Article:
Planting location is my Achilles Heel. I spend literally days trying to figure out where to finally plant my latest “find”. I have never gone to a nursery looking for a specific plant.
My trips to the local nurseries always wind up with me bringing home an orphan at the least. Orphans are what I call the clearance plants and the reject plants that no one else wants. These are the misshapen, half-dead plants that I mainly buy because it’s all I should afford to buy. I always think, “well this doesn’t look so bad, I can bring it back to life.”
Then there are my impulse buys. That cool looking plant that I absolutely have to have. It’s priced ridiculously enough to where I am feeling so guilty, I wind up only buying one. These are what fancy people would call a “specimen”. My garden is full of specimens.
Whether planned or not, once I buy the thing and get my newest unbelievable plant home, …there it sits. I will stand there and stare at it, dreaming of where it will look best. Wondering how big it will grow in its new location. How will I get my lawnmower in here? ~ We walk in this area…~ Will it get too much sun here?
TO THE POINT
Gardening is always an experiment and for all this information, realize that growing requirements are never straight black and white. Part of gardening is realizing there are many shades of gray.
Plants are pretty tough and adaptable. With all that being said there are really just a few basic things to consider for your planting location before you get into that deep long term process.
Most plant labels from the home improvement stores or nursery will clearly label the sunlight requirements of a particular plant. If not, you can ask the owner or Google it. This label is just a guideline. Most plants can tolerate more or less than the requirements listed. Plants will let you know pretty quickly if their tolerable conditions aren’t being met.
Full Sun usually means at least 6 hours of sun per day. 6 is ideal, more is tolerable. Extreme heat is going to require you to give the plants a little help to thrive.
Mulching is important and will help to keep the ground cool. Mulching will also allow the soil to retain moisture better and longer. You will need to keep an extra careful eye on watering during the peak of the summer months.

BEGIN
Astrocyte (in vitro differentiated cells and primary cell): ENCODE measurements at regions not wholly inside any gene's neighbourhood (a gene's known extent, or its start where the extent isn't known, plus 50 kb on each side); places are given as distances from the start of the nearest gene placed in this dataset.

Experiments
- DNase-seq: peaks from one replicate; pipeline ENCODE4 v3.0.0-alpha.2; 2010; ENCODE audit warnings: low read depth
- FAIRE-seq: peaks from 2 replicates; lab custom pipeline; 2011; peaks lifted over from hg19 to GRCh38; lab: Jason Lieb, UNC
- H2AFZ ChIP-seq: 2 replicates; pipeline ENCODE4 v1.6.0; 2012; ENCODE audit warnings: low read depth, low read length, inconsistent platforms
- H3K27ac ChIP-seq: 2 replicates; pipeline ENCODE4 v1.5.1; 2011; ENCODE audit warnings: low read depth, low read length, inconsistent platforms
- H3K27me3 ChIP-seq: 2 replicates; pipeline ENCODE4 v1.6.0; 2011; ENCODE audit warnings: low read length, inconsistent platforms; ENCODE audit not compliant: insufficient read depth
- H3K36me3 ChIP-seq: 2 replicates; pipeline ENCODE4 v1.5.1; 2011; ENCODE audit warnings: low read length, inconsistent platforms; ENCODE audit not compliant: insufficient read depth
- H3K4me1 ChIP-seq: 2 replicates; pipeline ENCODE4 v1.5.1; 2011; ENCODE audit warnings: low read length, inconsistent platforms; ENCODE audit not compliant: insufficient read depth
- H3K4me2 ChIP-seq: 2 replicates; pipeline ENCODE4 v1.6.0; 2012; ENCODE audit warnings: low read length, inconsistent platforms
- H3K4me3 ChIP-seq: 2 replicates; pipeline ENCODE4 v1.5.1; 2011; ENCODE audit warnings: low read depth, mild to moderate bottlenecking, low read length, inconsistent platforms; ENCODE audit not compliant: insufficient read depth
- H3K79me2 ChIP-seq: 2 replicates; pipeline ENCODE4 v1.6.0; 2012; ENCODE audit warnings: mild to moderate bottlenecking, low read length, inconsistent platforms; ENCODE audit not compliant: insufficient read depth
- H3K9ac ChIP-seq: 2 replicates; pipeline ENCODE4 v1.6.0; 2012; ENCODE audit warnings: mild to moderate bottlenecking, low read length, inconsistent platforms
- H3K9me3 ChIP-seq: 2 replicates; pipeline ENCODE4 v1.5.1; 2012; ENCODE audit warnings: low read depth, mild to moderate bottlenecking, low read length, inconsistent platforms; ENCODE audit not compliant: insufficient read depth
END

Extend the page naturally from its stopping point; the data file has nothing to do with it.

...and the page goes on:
Flowering plants always do better the more sun they get. They may require more watering if it gets too brutally hot.
I have found that just about every plant I have ever grown does a lot better if protected from the afternoon sun. By that, I mean from about 2 p.m. through the rest of the day.
PART SUN / PART SHADE
Part Sun and Part Shade are mostly interchangeable. Both mean less than 6 hours a day of direct sun. At least 4 but not more than about 6.
Most of the plants labeled in this category would do best with a few hours of morning sun. Basically planted on the East side of any large structure or east of a tree or shrub that will provide shade once the sun starts into the westward sky.
And finally, full shade. Full Shade does not mean total absence of sunlight. Most plants labeled as Full Shade will do well with less than about 3 hours a day. They don’t have to be totally devoid of sunlight. Although this too will be on the time of day they get the 3 hours of sun.
Again, all these requirements aren’t exact. You may be more familiar with the sunlight “times” in your yard due to trees and sheds etc.
99.9% of every plant label will say “requires organically rich, moist, well-drained soil”. Wow, don’t we all wish we had Pacific Northwest dirt.
Soil amending can take months to take effect, so its best to plan ahead.
Even adding fertilizer and not giving it time to break down a bit can burn your plants and kill them right off the bat.
I have a relatively “new” home with a sand/ clay foundation. Even after 11 years of amending areas, I still have red, relatively poor looking soil. But that has not stopped me from having some great looking plants.
Under my sod, about 4 or 5 inches of topsoil has formed and that seems to be enough to keep things growing.
Who ever checks their soil PH before planting anything? Maybe it should be YOU.
If you are having problems with growth or plants randomly dying or not producing flowers or fruit, check your PH. The PH of the soil directly effects a plants ability to utilize nutrients.
You can fertilize a plant all you want but if the plant can’t use the fertilizer, it’s doing you no good.
Most plants can thrive in a relatively neutral PH environment, but some will look way better in a more acidic or alkaline soil.
Azaleas for instance like acidic, really acidic.
Hydrangea, boxwood and hosta love alkaline.
Take note of plants that are doing well in your garden and it can give you an idea of what your soil PH is and you can try similar plants or move the plants to different spots.
The most important requirement of a plant is to have well drained soil.
Many a poor over-loved plant has been killed by overwatering. Your soil type affects this.
Sandy soil drains very well but will also leech out nutrients so will have to be fertilized regularly.
Clay soil is actually packed with nutrients but doesn’t drain well.
Dig a hole about 1 to 2 feet deep. Fill it with water.
Come back 2 hours later.
If the water is gone, you have well drained soil.
Like most other gardening “rules”, we can fudge this one a little in both directions, but there are very few plants you will want in your garden that enjoy soggy roots.
Rather than messing with products to adjust PH or amending soil, simply try finding a plant you could learn to love that will thrive in the area or condition you’re working with.
There is bound to be a plant somewhere that loves this spot.
Plants are tough and versatile. Some are more tolerant of your mistakes than others.
I hope these basic tips will help you in some way to figure out what to plant where.
The right plant in the right place is the ultimate key to success in the Garden!